• olgahermans

    I remember the days that my husband and I avoided to talk about certain things and especially the money issue; it brings more harm to the marriage than you ever could think of. We did it because we thought we were loving each other too much to confront each other…..how terrible naive we were…later we had to pick up the pieces. It all could have been so different if we just hadn’t avoid the issue. Thanks Sharon!

    • Olga, so many of the areas we “avoided” were defined by what we were told were taboo topics … money being one of them. “Nice girls don’t talk about money.” Oh, how much pain and discomfort has resulted from that myth! And how much could have been prevented! Fortunately, it’s reparable … most of the time.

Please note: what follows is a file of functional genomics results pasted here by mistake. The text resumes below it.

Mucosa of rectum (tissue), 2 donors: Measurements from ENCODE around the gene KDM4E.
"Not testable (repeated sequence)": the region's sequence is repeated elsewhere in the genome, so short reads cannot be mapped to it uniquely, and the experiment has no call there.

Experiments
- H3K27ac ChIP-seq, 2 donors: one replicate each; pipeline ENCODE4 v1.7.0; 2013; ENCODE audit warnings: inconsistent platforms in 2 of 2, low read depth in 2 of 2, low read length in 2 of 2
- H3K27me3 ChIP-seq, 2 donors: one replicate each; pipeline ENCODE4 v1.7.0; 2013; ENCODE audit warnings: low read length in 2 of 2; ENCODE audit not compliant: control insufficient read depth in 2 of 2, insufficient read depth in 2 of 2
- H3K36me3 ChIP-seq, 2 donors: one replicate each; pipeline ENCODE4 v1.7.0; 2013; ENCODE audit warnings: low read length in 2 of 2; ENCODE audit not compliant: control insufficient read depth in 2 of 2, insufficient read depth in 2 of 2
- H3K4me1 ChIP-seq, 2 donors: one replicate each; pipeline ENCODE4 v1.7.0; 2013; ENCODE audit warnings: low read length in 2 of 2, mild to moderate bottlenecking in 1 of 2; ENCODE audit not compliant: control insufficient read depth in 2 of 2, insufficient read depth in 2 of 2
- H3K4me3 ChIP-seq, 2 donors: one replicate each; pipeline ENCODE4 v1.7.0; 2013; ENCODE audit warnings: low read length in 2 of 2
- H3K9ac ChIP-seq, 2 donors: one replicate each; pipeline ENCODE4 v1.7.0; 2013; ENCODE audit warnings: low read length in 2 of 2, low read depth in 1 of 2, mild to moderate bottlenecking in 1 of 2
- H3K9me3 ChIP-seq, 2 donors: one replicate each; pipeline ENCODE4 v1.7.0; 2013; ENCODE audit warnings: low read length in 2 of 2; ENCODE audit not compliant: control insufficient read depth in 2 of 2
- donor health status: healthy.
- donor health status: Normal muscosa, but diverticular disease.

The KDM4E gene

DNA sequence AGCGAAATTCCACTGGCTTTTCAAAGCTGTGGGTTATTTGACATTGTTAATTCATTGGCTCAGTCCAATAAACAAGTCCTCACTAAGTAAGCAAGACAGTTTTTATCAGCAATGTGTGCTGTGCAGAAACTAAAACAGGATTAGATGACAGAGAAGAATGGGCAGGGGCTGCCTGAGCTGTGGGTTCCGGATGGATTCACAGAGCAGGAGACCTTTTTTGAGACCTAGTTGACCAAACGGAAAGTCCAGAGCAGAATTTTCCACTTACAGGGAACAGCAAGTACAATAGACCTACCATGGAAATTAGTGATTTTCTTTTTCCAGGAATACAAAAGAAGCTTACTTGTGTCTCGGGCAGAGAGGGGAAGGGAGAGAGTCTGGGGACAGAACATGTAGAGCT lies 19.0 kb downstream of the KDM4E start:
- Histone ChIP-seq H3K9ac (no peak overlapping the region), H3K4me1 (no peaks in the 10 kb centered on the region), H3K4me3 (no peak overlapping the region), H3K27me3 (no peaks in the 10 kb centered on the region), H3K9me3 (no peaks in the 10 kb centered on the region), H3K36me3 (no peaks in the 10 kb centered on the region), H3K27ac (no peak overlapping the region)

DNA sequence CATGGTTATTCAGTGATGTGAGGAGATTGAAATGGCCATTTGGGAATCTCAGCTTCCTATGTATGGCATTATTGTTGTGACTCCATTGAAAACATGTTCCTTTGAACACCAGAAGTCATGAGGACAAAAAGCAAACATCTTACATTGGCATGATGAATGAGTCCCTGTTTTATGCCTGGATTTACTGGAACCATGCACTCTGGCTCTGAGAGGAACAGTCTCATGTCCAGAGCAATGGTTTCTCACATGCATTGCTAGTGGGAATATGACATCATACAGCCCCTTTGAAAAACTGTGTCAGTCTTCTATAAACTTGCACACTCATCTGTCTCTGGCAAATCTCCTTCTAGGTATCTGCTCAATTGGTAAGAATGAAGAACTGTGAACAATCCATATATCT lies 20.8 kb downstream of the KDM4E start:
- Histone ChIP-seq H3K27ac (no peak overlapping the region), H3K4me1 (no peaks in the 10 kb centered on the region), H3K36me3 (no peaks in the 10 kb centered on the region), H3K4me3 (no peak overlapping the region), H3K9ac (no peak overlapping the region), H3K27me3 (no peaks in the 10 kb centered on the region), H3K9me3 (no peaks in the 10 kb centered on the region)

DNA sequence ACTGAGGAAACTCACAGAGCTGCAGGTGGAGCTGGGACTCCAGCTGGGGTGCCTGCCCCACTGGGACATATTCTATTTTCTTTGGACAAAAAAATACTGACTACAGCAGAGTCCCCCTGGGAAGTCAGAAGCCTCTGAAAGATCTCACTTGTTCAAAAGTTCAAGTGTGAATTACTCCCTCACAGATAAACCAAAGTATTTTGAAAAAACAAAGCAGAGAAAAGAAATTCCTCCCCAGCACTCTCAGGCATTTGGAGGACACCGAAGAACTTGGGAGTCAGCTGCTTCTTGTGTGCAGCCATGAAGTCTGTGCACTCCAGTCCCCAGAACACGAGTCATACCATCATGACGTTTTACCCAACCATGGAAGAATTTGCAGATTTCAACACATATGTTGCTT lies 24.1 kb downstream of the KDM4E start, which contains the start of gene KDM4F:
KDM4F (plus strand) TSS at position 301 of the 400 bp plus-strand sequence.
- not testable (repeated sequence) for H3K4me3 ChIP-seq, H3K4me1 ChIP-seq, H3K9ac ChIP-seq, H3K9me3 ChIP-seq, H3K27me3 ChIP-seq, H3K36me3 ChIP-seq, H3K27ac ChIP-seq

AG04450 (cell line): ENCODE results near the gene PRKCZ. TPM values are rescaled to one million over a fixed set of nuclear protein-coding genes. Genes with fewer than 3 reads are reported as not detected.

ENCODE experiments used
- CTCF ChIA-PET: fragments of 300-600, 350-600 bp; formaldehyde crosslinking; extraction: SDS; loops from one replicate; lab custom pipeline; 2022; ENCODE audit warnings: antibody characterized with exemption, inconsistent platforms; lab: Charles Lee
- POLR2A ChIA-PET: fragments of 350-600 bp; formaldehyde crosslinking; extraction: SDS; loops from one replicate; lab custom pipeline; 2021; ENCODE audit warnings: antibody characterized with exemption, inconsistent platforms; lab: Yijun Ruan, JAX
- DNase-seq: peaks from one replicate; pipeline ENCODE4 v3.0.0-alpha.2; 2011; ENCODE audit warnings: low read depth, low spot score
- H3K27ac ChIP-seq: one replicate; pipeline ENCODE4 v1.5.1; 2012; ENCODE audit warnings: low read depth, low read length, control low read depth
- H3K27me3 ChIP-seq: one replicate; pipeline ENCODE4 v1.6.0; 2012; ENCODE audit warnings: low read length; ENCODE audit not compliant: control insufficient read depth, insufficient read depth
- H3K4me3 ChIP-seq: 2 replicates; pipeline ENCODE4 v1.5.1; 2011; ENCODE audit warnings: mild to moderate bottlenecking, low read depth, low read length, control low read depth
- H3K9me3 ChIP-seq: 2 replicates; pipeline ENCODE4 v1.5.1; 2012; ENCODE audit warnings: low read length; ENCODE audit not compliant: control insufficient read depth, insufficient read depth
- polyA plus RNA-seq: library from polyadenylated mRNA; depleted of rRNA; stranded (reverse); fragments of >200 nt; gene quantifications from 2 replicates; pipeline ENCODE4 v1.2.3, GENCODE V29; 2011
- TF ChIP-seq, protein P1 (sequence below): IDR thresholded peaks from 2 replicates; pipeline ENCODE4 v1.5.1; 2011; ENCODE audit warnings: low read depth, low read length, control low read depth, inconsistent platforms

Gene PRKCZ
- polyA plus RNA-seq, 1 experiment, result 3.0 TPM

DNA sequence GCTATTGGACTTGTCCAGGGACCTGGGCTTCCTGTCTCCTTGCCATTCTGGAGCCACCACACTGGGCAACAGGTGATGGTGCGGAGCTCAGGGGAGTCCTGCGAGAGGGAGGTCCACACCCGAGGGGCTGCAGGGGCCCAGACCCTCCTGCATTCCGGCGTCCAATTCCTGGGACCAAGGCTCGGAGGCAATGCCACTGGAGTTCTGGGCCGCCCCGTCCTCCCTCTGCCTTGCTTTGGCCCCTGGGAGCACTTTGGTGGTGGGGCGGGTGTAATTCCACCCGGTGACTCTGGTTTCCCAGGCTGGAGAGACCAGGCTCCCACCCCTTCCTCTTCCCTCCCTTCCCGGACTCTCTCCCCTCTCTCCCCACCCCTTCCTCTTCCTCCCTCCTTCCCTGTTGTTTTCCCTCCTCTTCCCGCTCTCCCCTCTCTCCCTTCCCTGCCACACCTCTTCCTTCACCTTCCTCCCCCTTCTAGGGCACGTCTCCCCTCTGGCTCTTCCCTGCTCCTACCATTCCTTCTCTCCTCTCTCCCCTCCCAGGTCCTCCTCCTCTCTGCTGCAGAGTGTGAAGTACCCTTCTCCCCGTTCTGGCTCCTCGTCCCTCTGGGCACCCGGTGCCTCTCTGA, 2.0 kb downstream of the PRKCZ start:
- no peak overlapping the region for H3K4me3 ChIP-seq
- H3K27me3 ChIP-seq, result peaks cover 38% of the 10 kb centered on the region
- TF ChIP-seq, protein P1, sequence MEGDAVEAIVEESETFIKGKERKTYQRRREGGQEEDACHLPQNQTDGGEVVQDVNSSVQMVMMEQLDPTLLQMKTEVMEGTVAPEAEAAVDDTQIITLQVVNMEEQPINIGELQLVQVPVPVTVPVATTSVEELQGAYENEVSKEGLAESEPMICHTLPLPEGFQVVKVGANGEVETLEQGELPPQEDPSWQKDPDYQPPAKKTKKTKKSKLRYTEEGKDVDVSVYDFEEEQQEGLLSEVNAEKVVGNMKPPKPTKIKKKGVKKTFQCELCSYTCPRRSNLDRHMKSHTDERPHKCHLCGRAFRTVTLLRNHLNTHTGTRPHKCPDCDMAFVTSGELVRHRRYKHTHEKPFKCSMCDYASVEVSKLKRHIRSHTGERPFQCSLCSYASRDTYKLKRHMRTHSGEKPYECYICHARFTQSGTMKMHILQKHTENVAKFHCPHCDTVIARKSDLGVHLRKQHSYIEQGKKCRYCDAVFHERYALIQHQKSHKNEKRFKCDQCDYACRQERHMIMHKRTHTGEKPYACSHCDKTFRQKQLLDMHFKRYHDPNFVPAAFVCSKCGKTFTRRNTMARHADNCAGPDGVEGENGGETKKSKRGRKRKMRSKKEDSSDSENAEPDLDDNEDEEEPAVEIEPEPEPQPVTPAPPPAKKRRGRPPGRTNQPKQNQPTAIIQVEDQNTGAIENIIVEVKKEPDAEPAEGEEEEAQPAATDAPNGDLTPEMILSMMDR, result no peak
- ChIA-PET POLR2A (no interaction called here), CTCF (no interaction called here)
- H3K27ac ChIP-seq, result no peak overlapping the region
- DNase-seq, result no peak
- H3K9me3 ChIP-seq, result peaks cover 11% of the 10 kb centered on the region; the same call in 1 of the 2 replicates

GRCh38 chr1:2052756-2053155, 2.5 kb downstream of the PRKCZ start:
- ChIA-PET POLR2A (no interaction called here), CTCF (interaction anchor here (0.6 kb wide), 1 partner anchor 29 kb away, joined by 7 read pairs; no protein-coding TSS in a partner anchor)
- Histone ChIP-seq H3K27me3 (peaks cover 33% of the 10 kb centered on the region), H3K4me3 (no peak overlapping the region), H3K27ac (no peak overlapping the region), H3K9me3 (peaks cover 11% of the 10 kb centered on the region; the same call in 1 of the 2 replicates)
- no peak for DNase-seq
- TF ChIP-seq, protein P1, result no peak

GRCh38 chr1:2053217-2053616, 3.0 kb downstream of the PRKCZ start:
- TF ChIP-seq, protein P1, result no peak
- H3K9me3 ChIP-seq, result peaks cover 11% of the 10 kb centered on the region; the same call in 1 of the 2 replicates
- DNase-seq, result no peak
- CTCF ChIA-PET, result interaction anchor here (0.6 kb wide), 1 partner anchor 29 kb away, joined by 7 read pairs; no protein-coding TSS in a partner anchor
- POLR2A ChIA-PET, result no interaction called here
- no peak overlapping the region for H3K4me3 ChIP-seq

• Dorien Morin

    Sounds like we all have been or are in the same boat! I’ve been there, done that. yet it’s my kids that remind me to stop avoiding. I want to teach them right. Teach them responsibility and not avoidance. I always offer to come along (to the bank, a school counselor, job interview, dr appointment) but as they grow older (4 teenagers) they have to take charge. having me there helps them and thus it helps me too.

    Wonderful post! 🙂

    • Thanks, Dorien! I think you’re right that our upbringing has something to do with how readily we break through avoidance. And your sons are fortunate that you’re aware of it and are modeling quick action!

  • Sharon, avoidance is a big problem for some of my clients in areas other than finance. So, the steps in this wonderful post can be applied to so many other situations, as well! I agree…anxiety is disempowering and once a person actually looks at that aspect of their life, they are in a position of power. Love this post and am sharing!